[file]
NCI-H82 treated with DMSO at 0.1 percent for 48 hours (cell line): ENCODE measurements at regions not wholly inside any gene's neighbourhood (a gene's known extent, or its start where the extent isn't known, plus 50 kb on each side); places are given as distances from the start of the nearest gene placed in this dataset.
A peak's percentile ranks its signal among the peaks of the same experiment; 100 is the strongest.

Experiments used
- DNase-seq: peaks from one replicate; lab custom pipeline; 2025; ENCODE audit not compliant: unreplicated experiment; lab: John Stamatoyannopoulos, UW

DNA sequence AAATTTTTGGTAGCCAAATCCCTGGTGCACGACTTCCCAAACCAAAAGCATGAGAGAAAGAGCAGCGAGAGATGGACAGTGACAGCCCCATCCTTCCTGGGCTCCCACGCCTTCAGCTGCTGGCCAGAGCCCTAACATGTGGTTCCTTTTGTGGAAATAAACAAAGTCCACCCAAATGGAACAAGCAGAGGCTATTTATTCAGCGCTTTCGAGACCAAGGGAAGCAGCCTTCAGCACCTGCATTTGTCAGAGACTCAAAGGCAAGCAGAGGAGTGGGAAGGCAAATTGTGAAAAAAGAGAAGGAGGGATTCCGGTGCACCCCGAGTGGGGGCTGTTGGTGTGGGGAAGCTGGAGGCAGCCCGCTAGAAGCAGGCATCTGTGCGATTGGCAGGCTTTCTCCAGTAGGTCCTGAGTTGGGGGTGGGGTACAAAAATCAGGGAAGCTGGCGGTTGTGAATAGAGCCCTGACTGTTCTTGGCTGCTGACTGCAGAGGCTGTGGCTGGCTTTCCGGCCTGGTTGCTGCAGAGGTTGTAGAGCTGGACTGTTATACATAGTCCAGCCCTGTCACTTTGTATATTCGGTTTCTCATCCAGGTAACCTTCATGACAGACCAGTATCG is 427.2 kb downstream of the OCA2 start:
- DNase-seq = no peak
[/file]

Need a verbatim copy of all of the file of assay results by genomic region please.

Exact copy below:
NCI-H82 treated with DMSO at 0.1 percent for 48 hours (cell line): ENCODE measurements at regions not wholly inside any gene's neighbourhood (a gene's known extent, or its start where the extent isn't known, plus 50 kb on each side); places are given as distances from the start of the nearest gene placed in this dataset.
A peak's percentile ranks its signal among the peaks of the same experiment; 100 is the strongest.

Experiments used
- DNase-seq: peaks from one replicate; lab custom pipeline; 2025; ENCODE audit not compliant: unreplicated experiment; lab: John Stamatoyannopoulos, UW

DNA sequence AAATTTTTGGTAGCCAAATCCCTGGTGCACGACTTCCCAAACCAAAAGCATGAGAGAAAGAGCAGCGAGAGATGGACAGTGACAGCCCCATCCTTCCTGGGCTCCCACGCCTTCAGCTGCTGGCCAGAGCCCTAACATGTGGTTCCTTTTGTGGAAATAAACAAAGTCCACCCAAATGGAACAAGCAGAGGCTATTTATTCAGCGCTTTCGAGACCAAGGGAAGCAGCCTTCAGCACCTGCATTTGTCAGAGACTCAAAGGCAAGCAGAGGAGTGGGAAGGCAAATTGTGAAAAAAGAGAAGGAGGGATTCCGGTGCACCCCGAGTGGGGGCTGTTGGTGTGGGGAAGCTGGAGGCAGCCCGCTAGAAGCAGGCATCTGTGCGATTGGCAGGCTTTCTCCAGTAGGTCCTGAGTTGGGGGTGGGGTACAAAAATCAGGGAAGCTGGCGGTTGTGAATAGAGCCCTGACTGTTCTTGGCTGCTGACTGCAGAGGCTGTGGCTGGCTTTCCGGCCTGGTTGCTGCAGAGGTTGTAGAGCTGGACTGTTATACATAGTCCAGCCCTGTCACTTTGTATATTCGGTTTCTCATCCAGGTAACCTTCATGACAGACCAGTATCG is 427.2 kb downstream of the OCA2 start:
- DNase-seq = no peak